Ill at ease, uneasy; uncomfortable; anxious. "I am very ill
      at ease." --Shak.

   Ill blood, enmity; resentment; bad blood.

   Ill breeding, lack of good breeding; rudeness.

   Ill fame, ill or bad repute; as, a house of ill fame, a
      house where lewd persons meet for illicit intercourse.

   Ill humor, a disagreeable mood; bad temper.

   Ill nature, bad disposition or temperament; sullenness;
      esp., a disposition to cause unhappiness to others.

   Ill temper, anger; moroseness; crossness.

   Ill turn.
      (a) An unkind act.
      (b) A slight attack of illness. [Colloq. U.S.] -- Ill
   will, unkindness; enmity; malevolence.

   Syn: Bad; evil; wrong; wicked; sick; unwell.
        [1913 Webster]

3. The Collaborative International Dictionary of English v.0.48
Ill \Ill\, n.
   1. Whatever annoys or impairs happiness, or prevents success;
      evil of any kind; misfortune; calamity; disease; pain; as,
      the ills of humanity.
      [1913 Webster]

            Who can all sense of others' ills escape
            Is but a brute at best in human shape. --Tate.
      [1913 Webster]

            That makes us rather bear those ills we have
            Than fly to others that we know not of. --Shak.
      [1913 Webster]

   2. Whatever is contrary to good, in a moral sense;
      wickedness; depravity; iniquity; wrong; evil.
      [1913 Webster]

            Strong virtue, like strong nature, struggles still,
            Exerts itself, and then throws off the ill.
                                                  --Dryden.
      [1913 Webster]

4. The Collaborative International Dictionary of English v.0.48
Ill \Ill\, adv.
   In a ill manner; badly; weakly.
   [1913 Webster]

         How ill this taper burns!                --Shak.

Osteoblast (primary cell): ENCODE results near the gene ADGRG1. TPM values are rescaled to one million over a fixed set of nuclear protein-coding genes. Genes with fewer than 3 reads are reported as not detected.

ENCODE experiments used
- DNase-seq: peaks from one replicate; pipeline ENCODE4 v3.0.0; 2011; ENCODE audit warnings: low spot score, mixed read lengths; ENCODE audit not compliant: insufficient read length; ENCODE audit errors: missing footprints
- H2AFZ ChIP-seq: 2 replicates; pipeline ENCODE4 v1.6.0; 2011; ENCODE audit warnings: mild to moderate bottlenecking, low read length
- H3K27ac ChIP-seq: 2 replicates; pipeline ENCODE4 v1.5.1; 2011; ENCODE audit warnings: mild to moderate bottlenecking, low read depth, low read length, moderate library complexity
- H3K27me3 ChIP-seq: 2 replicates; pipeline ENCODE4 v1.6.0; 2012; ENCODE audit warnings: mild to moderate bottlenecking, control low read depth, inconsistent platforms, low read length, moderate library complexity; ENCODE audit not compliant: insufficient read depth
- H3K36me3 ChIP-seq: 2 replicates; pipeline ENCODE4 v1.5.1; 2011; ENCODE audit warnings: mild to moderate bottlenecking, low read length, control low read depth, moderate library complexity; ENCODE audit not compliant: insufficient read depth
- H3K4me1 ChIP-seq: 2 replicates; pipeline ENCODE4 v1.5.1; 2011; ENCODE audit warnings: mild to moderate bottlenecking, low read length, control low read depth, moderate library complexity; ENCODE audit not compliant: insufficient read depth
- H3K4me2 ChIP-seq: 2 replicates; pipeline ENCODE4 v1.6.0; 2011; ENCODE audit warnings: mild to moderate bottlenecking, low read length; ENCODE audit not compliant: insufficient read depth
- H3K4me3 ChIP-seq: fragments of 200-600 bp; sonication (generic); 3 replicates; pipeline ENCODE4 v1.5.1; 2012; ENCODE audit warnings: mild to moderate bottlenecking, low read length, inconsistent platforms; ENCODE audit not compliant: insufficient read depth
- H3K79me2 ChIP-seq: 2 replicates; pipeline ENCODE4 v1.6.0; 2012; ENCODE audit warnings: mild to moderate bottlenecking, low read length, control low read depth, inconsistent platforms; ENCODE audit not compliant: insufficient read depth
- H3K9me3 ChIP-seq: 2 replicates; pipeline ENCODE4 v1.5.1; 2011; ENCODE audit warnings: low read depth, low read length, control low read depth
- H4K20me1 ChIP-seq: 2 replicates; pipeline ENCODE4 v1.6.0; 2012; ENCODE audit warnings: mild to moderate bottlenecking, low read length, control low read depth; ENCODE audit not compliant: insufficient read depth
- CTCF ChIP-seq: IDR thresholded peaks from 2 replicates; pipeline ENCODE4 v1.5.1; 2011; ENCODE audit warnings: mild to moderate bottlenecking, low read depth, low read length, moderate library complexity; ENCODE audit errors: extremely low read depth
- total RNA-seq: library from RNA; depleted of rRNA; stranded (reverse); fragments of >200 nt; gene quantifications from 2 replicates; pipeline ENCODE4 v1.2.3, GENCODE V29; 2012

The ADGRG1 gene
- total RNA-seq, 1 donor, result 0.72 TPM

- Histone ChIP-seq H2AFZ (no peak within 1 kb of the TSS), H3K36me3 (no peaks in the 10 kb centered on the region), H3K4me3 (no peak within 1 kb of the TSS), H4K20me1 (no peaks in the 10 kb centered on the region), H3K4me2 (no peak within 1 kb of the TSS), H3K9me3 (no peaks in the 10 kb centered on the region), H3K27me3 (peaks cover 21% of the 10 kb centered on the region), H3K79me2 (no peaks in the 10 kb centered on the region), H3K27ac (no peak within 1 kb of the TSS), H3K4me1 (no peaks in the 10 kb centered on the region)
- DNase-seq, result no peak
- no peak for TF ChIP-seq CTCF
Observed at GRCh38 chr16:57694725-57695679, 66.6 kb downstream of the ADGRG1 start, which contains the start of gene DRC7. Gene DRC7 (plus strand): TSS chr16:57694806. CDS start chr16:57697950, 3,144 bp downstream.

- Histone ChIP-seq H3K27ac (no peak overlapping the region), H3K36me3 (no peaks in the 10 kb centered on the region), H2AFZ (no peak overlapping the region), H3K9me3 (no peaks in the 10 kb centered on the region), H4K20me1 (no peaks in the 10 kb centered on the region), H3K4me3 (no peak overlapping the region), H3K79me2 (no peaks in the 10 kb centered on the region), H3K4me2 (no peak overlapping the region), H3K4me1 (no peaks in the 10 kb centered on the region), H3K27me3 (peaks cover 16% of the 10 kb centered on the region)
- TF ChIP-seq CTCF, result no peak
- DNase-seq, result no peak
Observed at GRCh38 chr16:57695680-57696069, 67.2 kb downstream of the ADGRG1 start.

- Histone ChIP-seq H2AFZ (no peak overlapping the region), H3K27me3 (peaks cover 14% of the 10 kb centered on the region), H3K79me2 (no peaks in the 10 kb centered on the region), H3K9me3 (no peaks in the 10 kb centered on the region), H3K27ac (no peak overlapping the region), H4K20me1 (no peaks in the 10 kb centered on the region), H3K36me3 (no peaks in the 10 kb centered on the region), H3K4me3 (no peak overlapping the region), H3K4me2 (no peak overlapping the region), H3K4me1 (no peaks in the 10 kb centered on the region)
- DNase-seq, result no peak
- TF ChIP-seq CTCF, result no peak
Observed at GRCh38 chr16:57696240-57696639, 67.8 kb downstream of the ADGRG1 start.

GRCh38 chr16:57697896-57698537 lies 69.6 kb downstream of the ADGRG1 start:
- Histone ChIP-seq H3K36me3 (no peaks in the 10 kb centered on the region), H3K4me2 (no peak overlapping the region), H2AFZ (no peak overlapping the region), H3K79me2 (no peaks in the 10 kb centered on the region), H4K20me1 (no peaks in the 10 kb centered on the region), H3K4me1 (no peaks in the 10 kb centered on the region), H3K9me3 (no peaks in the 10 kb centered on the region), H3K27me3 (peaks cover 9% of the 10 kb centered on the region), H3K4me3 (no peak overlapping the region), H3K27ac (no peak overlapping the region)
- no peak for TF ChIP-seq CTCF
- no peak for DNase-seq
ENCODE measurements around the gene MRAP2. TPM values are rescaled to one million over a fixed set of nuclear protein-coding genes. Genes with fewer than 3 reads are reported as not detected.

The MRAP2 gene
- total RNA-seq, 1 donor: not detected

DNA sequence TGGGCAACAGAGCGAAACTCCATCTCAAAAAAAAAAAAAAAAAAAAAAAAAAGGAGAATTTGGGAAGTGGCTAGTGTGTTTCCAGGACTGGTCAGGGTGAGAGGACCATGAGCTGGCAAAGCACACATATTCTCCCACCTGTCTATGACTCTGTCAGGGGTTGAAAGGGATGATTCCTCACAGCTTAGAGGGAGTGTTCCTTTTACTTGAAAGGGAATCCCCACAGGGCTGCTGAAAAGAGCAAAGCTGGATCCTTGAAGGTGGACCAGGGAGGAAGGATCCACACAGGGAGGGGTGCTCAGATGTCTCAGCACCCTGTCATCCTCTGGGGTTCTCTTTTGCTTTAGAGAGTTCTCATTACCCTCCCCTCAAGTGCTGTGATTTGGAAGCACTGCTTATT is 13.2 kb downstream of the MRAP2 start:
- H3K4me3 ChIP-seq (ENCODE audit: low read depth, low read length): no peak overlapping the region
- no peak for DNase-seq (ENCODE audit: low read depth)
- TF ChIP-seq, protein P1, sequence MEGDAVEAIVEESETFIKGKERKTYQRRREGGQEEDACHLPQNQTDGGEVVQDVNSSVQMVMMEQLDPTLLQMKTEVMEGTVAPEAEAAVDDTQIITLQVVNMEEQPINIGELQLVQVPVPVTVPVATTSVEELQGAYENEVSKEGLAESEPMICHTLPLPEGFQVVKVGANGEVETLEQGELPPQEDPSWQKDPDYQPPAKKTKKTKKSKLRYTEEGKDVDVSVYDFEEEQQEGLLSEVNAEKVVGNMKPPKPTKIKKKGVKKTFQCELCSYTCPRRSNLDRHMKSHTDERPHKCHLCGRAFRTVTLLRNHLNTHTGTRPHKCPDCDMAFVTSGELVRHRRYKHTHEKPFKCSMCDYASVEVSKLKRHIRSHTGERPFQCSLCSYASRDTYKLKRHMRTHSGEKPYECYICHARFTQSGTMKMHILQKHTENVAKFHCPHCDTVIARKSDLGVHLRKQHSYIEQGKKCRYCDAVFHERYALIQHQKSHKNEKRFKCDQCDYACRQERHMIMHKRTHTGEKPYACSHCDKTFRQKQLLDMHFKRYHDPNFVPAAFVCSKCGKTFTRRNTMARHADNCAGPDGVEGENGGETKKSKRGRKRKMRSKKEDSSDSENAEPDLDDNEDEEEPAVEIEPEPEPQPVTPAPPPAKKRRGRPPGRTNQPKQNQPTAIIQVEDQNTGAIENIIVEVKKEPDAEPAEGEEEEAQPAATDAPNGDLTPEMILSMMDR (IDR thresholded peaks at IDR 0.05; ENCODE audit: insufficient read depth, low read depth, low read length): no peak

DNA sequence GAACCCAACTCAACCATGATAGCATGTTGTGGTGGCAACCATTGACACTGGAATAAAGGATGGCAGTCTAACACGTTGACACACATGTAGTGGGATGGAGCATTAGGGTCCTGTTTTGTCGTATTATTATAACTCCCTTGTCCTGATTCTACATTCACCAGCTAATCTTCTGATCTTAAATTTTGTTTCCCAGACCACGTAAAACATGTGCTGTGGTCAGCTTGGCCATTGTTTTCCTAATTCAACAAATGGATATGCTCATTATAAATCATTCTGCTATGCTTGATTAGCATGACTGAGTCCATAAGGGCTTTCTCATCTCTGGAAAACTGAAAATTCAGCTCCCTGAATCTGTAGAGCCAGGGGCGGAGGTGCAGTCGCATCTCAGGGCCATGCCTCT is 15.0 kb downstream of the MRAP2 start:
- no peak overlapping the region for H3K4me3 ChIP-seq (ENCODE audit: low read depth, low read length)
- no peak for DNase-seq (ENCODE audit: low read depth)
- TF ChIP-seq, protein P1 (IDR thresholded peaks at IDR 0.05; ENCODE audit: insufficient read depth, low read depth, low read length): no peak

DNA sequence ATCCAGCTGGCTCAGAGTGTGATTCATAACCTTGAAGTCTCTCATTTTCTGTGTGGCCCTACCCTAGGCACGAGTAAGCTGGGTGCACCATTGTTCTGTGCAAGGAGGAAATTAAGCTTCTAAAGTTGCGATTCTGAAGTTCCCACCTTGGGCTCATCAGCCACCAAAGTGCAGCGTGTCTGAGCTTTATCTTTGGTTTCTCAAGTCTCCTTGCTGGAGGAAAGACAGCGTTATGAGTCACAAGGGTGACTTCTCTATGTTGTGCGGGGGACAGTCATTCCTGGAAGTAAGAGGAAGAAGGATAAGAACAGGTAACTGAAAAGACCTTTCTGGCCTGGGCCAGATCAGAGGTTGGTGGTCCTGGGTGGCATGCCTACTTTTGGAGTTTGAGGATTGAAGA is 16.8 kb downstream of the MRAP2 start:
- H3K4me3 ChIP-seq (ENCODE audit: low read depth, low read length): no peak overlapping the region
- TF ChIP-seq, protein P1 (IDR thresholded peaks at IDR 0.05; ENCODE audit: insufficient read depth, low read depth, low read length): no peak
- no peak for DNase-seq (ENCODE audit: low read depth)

[1913 Webster]

         Ill fares the land, to hastening ills a prey,
         Where wealth accumulates and men decay.  --Goldsmith.
   [1913 Webster]

   Note: Ill, like above, well, and so, is used before many
         participal adjectives, in its usual adverbal sense.
         When the two words are used as an epithet preceding the
         noun qualified they are commonly hyphened; in other
         cases they are written separatively; as, an
         ill-educated man; he was ill educated; an ill-formed
         plan; the plan, however ill formed, was acceptable. Ao,
         also, the following: ill-affected or ill affected,
         ill-arranged or ill arranged, ill-assorted or ill
         assorted, ill-boding or ill boding, ill-bred or ill
         bred, ill-conditioned, ill-conducted, ill-considered,
         ill-devised, ill-disposed, ill-doing, ill-fairing,
         ill-fated, ill-favored, ill-featured, ill-formed,
         ill-gotten, ill-imagined, ill-judged, ill-looking,
         ill-mannered, ill-matched, ill-meaning, ill-minded,
         ill-natured, ill-omened, ill-proportioned,
         ill-provided, ill-required, ill-sorted, ill-starred,
         ill-tempered, ill-timed, ill-trained, ill-used, and the
         like.
         [1913 Webster]